InfoSec Training: Are we doing the right way?

Information Security Training: Are we doing things in the right way?

2013 is going to witness major challenges in Information Security – predicts many!! Security risks continue to affect the businesses across the globe irrespective of the location, size, nature of business & business practices either intentional or unintentional. Mobility – increased use of mobile devices, removable media, social networking, remote working and so on – offer their challenges to safeguard the information. Cloud and increased share of third party providers in the business processes also complicate the issues – without boundaries!

In order to safeguard the information assets – read ‘data’- in the backdrop of numerous data breaches that are reported somewhere in the world almost daily, management needs to focus on information security programmes. The programmes should be focused on improving the people awareness and adopting a common set of best practices aimed at protecting sensitive data. The risks are multiplied with the rapid expansion of mobile devices at individual level and their adoption at work place combined with the negligence levels of people towards information security – knowingly or unknowingly. despite the best efforts of the information security professionals, people are by and large unaware of the legal, financial, reputation losses of data breaches.

In the organizations where training is imparted to the users, the information security training is barely sufficient, reveals a survey conducted by protiviti. The observations of Protiviti are:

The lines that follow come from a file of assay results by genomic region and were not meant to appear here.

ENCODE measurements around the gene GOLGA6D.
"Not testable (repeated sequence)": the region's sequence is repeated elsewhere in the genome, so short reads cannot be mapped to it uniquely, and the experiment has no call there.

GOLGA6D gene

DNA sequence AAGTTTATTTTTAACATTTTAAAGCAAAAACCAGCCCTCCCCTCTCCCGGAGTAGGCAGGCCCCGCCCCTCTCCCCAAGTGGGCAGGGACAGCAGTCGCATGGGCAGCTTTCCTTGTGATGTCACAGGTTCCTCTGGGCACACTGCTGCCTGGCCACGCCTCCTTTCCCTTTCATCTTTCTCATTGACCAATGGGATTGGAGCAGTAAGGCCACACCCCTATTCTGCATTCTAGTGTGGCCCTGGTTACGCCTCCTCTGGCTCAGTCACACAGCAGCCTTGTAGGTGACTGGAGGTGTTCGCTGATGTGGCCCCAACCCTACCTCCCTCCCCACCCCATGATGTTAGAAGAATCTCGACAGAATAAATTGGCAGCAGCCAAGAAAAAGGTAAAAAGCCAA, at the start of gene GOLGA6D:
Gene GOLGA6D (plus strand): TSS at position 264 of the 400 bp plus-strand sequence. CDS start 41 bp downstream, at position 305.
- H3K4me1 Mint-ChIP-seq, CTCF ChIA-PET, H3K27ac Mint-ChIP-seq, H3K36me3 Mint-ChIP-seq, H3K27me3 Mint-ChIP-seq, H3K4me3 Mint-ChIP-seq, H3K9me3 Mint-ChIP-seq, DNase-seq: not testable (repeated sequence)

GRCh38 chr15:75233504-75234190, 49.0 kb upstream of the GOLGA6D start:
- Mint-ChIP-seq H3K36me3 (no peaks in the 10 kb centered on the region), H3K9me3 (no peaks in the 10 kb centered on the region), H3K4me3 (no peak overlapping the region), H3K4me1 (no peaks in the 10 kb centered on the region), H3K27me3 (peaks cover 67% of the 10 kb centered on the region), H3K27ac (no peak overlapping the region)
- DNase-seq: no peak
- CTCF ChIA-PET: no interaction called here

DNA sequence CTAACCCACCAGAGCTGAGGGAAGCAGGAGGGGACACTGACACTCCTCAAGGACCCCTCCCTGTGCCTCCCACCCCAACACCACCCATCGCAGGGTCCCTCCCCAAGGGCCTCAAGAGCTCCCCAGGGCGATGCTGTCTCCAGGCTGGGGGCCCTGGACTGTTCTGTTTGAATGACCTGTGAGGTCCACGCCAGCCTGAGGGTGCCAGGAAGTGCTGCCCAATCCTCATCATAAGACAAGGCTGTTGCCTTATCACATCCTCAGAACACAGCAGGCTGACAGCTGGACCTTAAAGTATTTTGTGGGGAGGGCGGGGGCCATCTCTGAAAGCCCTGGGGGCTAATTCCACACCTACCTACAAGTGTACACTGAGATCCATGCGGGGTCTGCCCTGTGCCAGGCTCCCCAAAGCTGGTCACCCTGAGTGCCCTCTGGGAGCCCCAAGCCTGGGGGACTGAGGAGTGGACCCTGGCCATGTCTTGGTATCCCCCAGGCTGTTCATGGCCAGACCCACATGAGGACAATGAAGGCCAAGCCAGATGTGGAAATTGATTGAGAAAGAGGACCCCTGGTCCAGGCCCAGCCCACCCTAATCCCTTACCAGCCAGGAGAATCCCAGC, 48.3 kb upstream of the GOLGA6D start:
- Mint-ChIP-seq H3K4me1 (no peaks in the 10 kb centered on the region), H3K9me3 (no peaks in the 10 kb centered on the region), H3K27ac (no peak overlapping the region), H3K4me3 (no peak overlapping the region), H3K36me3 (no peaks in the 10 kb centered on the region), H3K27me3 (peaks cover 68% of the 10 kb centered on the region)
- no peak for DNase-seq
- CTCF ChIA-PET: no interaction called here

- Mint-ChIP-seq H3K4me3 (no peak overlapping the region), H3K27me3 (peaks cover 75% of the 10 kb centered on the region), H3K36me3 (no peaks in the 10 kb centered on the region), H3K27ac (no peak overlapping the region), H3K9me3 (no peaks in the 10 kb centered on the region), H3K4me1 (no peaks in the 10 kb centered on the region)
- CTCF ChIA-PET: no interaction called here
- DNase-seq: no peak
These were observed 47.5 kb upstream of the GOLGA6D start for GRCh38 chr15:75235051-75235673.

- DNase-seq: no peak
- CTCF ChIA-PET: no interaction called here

People who lose sensitive information, for instance, could put their companies at risk of large fines, uncapped liabilities or future loss of earnings. While levels of information security training have increased in the UK, we at Protiviti have observed that much of the training does not effectively convey these consequences – it is only when a breach happens that reality dawns on people.In our opinion, despite increased levels of training at both financial services and non-financial businesses, the training is often too basic, simply a box-ticking exercise, or worse, giving them a false sense of security.

We recently surveyed 1,000 individuals across a range of UK businesses and levels of seniority, and found that 81% of respondents believed they had an average to excellent understanding of modern IT security and risks within their company.

However, we also surveyed – separately – senior information security and risk professionals working across a range of UK firms, and they said the opposite. Key information security messages are still not getting through to significant numbers of employees, and that good information security practices are still not embedded in the risk culture and consciousness of employees at many UK businesses.

According to senior security and risk professionals, around two-thirds (61%) of employees actually have a generally low level of understanding of security risks and fail to put into practice effective procedures they have been taught in training. Almost three-quarters (71%) thought employees had a poor understanding of the positive role they could play in reducing security risks and a majority (57%) said they had noticed no change in employee behaviour after completing security awareness training.